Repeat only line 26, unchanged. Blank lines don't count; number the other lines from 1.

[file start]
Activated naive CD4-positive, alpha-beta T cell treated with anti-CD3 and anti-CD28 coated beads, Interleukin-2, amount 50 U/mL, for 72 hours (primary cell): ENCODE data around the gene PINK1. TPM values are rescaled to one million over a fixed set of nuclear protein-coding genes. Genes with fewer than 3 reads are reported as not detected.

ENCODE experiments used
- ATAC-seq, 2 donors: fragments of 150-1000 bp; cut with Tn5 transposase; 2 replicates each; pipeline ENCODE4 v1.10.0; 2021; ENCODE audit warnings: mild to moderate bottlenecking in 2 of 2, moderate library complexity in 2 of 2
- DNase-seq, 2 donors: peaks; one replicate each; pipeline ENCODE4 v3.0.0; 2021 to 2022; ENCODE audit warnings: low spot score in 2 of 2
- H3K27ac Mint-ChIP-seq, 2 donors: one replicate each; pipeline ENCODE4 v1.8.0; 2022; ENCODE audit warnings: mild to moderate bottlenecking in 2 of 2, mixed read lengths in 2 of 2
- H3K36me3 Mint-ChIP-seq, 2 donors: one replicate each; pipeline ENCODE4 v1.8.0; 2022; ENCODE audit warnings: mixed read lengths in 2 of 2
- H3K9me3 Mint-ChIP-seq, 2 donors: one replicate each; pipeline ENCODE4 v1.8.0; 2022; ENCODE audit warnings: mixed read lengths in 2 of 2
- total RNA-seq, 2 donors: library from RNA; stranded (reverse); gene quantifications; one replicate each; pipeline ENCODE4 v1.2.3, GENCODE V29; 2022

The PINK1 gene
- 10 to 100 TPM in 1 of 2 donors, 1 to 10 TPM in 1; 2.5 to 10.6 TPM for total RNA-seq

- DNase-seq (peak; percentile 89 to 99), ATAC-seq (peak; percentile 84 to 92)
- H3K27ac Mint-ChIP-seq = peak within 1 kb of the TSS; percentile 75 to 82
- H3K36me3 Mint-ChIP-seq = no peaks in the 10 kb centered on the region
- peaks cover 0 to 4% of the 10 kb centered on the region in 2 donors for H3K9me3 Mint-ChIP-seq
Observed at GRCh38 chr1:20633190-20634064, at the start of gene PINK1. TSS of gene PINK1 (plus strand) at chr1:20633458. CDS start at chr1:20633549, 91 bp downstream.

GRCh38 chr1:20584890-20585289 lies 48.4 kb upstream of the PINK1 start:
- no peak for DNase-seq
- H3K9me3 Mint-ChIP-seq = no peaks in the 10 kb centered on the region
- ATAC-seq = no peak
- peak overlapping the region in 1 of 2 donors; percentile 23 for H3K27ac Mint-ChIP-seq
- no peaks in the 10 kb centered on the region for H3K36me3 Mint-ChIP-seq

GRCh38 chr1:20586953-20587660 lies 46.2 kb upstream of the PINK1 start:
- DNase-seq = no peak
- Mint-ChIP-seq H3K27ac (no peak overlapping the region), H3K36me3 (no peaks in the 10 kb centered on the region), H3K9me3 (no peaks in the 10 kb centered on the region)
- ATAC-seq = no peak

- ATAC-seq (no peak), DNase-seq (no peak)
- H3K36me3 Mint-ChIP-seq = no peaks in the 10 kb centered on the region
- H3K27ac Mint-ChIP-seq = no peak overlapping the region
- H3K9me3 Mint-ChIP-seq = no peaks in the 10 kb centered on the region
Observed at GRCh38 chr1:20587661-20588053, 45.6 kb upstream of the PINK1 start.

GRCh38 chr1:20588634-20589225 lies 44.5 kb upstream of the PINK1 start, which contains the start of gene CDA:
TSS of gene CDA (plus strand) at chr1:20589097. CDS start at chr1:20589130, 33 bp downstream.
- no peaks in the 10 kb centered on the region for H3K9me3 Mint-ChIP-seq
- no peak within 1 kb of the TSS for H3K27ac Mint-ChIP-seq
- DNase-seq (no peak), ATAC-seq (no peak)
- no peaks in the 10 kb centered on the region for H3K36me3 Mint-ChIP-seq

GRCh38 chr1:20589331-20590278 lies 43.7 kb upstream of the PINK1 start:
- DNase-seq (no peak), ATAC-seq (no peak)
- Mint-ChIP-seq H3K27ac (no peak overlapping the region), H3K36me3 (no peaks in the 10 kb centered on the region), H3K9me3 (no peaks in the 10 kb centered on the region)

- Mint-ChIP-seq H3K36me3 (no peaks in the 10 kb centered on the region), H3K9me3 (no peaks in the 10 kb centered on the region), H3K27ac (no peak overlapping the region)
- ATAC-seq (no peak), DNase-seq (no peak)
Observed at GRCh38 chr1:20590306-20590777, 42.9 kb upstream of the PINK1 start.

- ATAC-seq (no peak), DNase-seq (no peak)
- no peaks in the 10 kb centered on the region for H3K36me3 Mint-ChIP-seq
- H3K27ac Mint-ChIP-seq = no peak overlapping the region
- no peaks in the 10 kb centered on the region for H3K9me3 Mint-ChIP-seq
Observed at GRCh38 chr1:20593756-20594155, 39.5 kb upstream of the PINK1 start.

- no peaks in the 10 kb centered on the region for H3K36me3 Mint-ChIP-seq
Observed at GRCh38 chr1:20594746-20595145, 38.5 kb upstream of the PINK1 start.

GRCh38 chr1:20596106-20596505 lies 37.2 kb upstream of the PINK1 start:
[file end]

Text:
- ATAC-seq (no peak), DNase-seq (no peak)